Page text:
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International Ophthalmology

, Volume 37, Issue 1, pp 303–312 | Cite as

Demodex species in human ocular disease: new clinicopathological aspects

  • Stephen G. Nicholls
  • Carmen L. OakleyEmail author
  • Andrea Tan
  • Brendan J. Vote
Review

Abstract

Demodex brevis and Demodex folliculorum are likely ubiquitous organisms associated with human eyelashes. However, they have also been implicated in the pathogenesis of external ocular diseases. This article reviews the current literature in regards to life cycle, morphology, pathogenesis and treatment of underlying Demodex spp. infestation and outlines the previously undescribed in vivo behaviour of the mites. Images were obtained from the epilation of lashes from 404 patients seen in clinical practice. Epilated lashes were placed on a microscope slide which had been coated with optically clear hypromellose/carbomer gel (Genteal gel, Novartis pharmaceuticals corporation, East Hanover, New Jersey). Adults were identified with either dark field or standard transmission microscopy at 40–100×. Eggs and other life-cycle stages were examined at 250× magnification, with transmission microscopy giving the best image resolution. The life cycle of the mite has been reviewed and simplified according to clinical observations. Clinical signs suggestive of underlying Demodex spp. infestation have been described, and their pathogenesis was explained based on the micrographic digital images obtained. The problem of symptomatic Demodex spp. disease likely reflects an imbalance in the external ocular ecology; however, the role of Demodex spp. as a commensal should not be overlooked. Treatment should not be aimed at total eradication of the mite but rather restoring the ocular ecology to a balanced state. By revisiting the life cycle of the mite, we can identify areas where possible intervention may be effective.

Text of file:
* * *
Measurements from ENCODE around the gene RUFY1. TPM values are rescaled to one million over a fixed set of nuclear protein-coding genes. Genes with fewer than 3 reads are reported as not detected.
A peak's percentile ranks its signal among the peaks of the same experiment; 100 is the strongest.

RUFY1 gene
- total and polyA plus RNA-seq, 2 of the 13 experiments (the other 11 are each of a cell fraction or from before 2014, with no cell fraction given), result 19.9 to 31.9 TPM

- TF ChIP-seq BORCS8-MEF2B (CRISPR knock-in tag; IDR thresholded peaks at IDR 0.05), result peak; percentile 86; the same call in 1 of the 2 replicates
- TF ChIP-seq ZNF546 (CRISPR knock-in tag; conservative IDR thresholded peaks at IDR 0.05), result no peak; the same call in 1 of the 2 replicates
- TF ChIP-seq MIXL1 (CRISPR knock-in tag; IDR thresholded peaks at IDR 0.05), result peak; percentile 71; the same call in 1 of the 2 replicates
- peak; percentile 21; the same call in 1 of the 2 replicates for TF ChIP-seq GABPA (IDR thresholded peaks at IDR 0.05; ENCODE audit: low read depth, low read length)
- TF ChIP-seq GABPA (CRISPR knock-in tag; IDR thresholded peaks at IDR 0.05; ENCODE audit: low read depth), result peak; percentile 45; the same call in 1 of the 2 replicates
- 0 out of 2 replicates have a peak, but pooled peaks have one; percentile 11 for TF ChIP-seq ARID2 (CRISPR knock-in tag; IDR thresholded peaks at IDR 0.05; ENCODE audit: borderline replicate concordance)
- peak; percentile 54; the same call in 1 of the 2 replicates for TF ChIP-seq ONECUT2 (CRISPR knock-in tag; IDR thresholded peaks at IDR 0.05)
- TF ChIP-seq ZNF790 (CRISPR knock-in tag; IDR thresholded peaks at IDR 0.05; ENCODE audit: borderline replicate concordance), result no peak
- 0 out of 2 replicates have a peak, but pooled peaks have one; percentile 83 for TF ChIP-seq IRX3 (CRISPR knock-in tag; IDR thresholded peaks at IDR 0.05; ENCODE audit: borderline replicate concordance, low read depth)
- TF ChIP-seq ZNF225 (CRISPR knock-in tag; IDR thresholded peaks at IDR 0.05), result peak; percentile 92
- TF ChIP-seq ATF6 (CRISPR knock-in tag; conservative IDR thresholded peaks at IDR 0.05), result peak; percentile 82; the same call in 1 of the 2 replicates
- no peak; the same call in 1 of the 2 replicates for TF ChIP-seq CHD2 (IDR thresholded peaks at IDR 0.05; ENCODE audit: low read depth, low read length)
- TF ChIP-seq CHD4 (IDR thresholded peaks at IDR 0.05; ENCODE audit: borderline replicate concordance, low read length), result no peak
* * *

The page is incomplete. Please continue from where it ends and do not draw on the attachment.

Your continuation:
Keywords

Demodex External ocular disease Dry eye disease Blepharitis 

Notes

Author Contributions

SGN was involved in study design, acquisition of data, analysis of data, manuscript preparation and final approval of manuscript. CLO was involved in data analysis, literature review, manuscript preparation and final approval of manuscript. AT was involved in data analysis, literature review and final approval of manuscript. BJV was involved in data analysis, manuscript preparation and final approval of manuscript.

Compliance with ethical standards

Conflict of interest

There are no competing interests to declare in regards to this research, from any author.

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Copyright information

© Springer Science+Business Media Dordrecht 2016

Authors and Affiliations

  • Stephen G. Nicholls
    • 1
    • 2
  • Carmen L. Oakley
    • 3
    • 4
    Email author
  • Andrea Tan
    • 3
  • Brendan J. Vote
    • 3
  1. 1.Tasmanian Eye ClinicsGlenorchyAustralia
  2. 2.Menzies Research InstituteHobartAustralia
  3. 3.Tasmanian Eye InstituteSouth LauncestonAustralia
  4. 4.Save Sight InstituteUniversity of SydneySydneyAustralia

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